Fate of MV 4th Republic hangs in balance

The Ministry of Food and Agriculture (MoFA) is in a dilemma over the fate of a pontoon which sank at the Akosombo Port in August 2009 when it was being rehabilitated by a German marine and industrial spare parts company.

The company, Messrs Hansa Maritim, was paid almost 330,000 euros for the rehabilitation, but the vessel sank at the port during a storm. The amount paid to the company represented 80 per cent of the total cost of the work, but the vessel is still rusting under the Volta Lake.

The pontoon, the MV 4th Republic, which was the safest means of transport from Agordeke in the Kwahu Afram Plains North District in the Eastern Region to Kpando Torkor in the Kpando District in the Volta Region, broke down five years ago and a contract was later signed for its rehabilitation.

 The MoFA, through the Afram Plains District Agricultural Development Project, and Messrs Hansa Maritim signed the contract for the latter to rehabilitate the ferry, which broke down at Agordeke. Steps by ministry

In an interview, the Legal Director of MoFA, Mr Seth Mensa Dumoga, said the ministry was taking steps to compel the company, which was found to have ‘exhibited gross negligence’, resulting in the sinking of the vessel, to salvage the pontoon for rehabilitation or refund the amount paid it as mobilisation fee.

He explained that the total cost of the contract was 411,714 euros and that it involved the purchase of major capital items for the rehabilitation. 

On July 28, 2009, the contractor moored the ferry from Agordeke to Akosombo to begin the repair works.

‘It was when the contractor decided to move the vessel from the drydock to the anchoret on the lake that it sank on August 29, 2009,’  Mr Dumoga disclosed.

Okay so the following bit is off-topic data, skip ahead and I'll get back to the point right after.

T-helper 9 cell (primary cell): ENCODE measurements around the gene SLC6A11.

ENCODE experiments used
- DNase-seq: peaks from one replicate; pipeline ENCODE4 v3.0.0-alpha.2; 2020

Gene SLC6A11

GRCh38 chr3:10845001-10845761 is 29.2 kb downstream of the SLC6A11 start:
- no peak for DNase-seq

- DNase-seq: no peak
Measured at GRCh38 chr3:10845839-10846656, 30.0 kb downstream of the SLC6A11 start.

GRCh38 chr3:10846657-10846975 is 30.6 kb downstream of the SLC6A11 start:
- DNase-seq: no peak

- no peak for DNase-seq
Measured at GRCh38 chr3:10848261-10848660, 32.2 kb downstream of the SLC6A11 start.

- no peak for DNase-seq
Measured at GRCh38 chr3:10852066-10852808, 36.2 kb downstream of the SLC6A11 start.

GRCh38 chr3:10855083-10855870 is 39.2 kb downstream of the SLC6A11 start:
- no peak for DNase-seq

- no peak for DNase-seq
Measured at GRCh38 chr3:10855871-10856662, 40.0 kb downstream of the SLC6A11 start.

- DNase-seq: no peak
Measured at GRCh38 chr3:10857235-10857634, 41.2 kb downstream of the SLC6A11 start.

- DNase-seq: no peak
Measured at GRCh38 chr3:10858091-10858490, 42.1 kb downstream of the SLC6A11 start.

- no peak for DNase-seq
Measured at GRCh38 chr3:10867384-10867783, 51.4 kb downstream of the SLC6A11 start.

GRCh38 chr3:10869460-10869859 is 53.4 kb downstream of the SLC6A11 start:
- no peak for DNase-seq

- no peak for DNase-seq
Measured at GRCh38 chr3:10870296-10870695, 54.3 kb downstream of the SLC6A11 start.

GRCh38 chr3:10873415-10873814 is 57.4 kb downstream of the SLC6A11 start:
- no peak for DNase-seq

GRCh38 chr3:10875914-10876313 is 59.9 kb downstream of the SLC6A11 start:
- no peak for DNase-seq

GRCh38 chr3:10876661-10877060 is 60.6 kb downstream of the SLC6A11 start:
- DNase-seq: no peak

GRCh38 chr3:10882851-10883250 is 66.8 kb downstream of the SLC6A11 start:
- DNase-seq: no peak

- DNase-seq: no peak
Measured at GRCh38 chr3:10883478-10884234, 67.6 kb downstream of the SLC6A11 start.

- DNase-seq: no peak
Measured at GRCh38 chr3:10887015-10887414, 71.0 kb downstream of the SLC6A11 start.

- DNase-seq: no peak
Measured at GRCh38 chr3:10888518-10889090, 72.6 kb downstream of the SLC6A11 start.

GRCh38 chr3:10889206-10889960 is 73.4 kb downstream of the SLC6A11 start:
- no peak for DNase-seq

He said when the ministry’s attention was drawn to the sinking of the ferry, a ministerial committee was set up to investigate why it sank and make recommendations on the way forward.

Some of the recommendations of the ministerial committee, he said, were that the contractor should bear the entire cost of the salvage work and any other cost resulting from the sinking. Technical committee

He also said following the recommendations of the ministerial committee, another committee of technical experts was set up to advise the ministry on the social and economic implications of salvaging the ferry and how the salvaging could be done.

Mr Dumoga explained that the experts, having analysed the economic and social benefits of the ferry to the beneficiary communities and done a cost-benefit analysis, ‘recommended that the ferry should be salvaged and repaired’ and that 1.2 million euros would be required for that.   Termination of contract 

He said it was at that point that the ministry decided to terminate the contract and it was advised to go to court on the grounds of ‘specific non-

performance’ against the contractors, since there was enough proof that the problem resulted from the contractor’s negligence.

Mr Dumoga said the ministry, upon legal advice, wrote a letter, dated November 23, 2011, to the Attorney-General’s office asking it to take up the matter in court  to retrieve any payment made to the contractor. At Agordeke

Agordeke was deserted area, with the landing site of the pontoon destroyed, when the Daily Graphic visited the area. 

The benches for passengers to rest on while waiting for the pontoon were scattered and the waiting hall was in a very bad state. 

Parts of the roofing sheets had been removed, while the floor and walls had been destroyed by the tides.

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